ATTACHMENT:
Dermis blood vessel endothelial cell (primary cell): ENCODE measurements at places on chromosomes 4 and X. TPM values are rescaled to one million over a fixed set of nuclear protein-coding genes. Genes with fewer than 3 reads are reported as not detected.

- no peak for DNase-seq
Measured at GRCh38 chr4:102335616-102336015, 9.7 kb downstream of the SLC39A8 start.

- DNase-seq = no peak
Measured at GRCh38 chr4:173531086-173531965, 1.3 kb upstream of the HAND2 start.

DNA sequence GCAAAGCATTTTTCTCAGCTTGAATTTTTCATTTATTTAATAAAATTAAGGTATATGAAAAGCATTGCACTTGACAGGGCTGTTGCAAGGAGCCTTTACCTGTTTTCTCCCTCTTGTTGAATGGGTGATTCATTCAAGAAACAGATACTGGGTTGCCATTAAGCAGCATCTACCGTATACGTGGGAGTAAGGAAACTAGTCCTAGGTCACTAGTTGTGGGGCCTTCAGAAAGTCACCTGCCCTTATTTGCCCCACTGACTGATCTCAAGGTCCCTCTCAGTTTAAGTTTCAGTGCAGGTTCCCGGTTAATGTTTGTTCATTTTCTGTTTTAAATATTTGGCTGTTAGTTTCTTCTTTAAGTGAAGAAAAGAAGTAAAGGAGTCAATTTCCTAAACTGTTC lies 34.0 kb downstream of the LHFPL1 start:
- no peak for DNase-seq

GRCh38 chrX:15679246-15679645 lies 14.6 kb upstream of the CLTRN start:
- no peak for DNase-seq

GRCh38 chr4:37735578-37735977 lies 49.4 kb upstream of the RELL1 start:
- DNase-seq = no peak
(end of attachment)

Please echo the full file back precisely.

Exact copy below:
Dermis blood vessel endothelial cell (primary cell): ENCODE measurements at places on chromosomes 4 and X. TPM values are rescaled to one million over a fixed set of nuclear protein-coding genes. Genes with fewer than 3 reads are reported as not detected.

- no peak for DNase-seq
Measured at GRCh38 chr4:102335616-102336015, 9.7 kb downstream of the SLC39A8 start.

- DNase-seq = no peak
Measured at GRCh38 chr4:173531086-173531965, 1.3 kb upstream of the HAND2 start.

DNA sequence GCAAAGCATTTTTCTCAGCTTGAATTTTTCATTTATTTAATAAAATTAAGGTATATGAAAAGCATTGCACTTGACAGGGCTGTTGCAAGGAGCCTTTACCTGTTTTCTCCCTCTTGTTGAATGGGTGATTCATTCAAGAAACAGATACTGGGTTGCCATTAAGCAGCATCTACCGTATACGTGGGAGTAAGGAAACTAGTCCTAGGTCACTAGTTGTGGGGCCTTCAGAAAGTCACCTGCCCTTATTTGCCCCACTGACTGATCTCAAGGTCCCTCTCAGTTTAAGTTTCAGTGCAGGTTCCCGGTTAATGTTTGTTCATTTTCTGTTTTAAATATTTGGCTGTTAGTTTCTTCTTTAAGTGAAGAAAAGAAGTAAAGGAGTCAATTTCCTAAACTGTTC lies 34.0 kb downstream of the LHFPL1 start:
- no peak for DNase-seq

GRCh38 chrX:15679246-15679645 lies 14.6 kb upstream of the CLTRN start:
- no peak for DNase-seq

GRCh38 chr4:37735578-37735977 lies 49.4 kb upstream of the RELL1 start:
- DNase-seq = no peak